The SC Commission Report 2016 lists the total number of crimes against Scheduled Castes across the country. The highest rates are in Uttar Pradesh followed by Rajasthan and Bihar. As far as rate of crime is concerned, the major States are Rajasthan (65.7%), Andhra Pradesh (48.7%), Bihar (47.6%), Madhya Pradesh (36.6%), Chhattisgarh (32.6%) Odisha (31.5%), Telangana (31.2%), Gujarat (27.7%), Kerala (26.8%), which have rate of crime above the national average (23.4%). This is the tip of the iceburg as scores of cases go unreported. Surely, these statistics reflect the hold of varnashrama dharma on our society.
The Naidus of Chinnagorpadu village are yet to sanction a road to my Dalitwada and during the last state assembly election (2014), for two weeks water supply to the Dalit and OBC households was disrupted, pipes were broken and ditches were dug to prevent vehicular movement. The struggle for a motorable road is being waged for four decades. For a populace, abandoned by political institutions, denied space by society and with hunger gnawing at their bodies, they seek solutions to assuage their dignity. It was left to the Naxalites, whom the state labels as ‘Red Terror’ to revenge Karamchedu and Laxmanpur-Bathe. If Ambedkar were to witness our troubled times, he would have given a clarion call to blow out the structure of political democracy which has been rendered impotent. The space for dialogue is shrinking, hope is dying out and in an impatient atmosphere, the ‘untouchable citizens’ would have no option but to seek alternatives, however aggressive they may be.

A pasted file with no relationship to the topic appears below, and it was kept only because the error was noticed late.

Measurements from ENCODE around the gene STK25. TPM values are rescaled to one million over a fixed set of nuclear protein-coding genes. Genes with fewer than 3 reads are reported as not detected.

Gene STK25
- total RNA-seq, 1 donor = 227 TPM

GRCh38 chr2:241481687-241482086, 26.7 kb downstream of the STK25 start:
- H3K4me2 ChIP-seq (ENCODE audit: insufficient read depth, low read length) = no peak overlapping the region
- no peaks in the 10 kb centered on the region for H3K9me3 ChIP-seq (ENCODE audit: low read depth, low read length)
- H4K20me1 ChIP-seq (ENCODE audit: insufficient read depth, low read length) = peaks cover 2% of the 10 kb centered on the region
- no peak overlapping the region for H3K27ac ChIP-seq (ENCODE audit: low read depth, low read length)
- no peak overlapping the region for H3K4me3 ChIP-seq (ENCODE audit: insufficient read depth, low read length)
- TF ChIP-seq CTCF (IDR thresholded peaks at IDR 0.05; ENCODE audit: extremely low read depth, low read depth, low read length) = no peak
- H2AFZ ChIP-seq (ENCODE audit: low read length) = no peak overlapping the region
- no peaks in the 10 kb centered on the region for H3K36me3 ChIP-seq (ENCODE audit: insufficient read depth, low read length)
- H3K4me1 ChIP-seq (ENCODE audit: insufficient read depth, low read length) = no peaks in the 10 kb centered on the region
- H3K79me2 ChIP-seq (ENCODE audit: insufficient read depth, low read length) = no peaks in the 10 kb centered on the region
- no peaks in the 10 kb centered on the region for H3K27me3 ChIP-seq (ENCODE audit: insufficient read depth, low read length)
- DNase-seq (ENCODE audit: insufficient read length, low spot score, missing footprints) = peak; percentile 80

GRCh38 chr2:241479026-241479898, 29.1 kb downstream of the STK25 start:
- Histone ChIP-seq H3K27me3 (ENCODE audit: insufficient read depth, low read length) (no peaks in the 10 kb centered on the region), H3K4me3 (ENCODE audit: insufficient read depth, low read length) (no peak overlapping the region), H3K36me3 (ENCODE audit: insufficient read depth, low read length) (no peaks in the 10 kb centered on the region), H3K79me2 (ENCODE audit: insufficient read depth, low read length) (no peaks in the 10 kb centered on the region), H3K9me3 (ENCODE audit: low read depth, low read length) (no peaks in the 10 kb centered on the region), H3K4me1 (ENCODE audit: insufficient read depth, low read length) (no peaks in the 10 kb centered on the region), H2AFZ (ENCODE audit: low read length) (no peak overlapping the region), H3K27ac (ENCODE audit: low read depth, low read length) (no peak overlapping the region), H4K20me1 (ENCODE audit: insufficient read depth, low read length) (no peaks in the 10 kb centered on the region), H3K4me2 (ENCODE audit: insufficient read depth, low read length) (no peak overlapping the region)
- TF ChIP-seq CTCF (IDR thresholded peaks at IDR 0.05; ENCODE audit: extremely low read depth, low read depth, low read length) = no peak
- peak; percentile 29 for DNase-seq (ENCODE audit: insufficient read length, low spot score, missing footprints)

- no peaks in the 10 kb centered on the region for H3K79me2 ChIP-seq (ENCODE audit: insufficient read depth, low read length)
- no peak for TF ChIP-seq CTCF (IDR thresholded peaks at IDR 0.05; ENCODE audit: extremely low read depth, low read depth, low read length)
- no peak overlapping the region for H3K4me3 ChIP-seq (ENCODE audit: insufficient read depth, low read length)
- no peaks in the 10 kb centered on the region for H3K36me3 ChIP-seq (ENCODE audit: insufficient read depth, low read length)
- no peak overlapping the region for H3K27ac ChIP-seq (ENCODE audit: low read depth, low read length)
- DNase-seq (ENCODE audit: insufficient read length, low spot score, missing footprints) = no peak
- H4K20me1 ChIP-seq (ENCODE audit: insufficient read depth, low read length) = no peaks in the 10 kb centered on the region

The entire article by the Honourable Minister is reminiscient of the pot calling the kettle black. In order to enhance its pan Indian appeal, the Sangh Parivar is shopping for icons to buttress its claims to national glory. Historical personalities from various regions have been selectively appropriated while sanitising any radical ideas espoused by them. Sankaradev, Rani Gaidinliu, Narayana Guru, Basava and many others are now part of the saffron pantheon. You made your peace with Gandhi, Sardar Patel is venerated by you and now there is a systematic campaign to appropriate Ambedkar. But this is a very tricky enterprise for even a cursory reading of Ambedkar’s ideas would reflect his struggles against entrenched caste and religious prejudices. Just to illustrate, almost eight decades ago, Babasaheb mentioned to Gandhi that “I have no Homeland. No Untouchable worth the name will be proud of this land”. This poignant statement strikes a chord even today as our democratic landscape is littered with putrefied bodies of countless victims whom the state and civil society callously ignored with impunity.
An abridged version of this article was sent to the Indian Express as a rejoinder to Mr. Venkaiah Naidu’s article on 1st May 2017. Apparently the mainstream media lacks courage to challenge the ruling ideology. Precisely, this is the reason that www.roundtableindia.co.in plays a vital role to debate and counter hegemonic ideas in today’s dark times.
N. Sukumar is Professor, Political Science in Delhi University. He can be contacted at email@example.com
Illustration by Unnamati Syama Sundar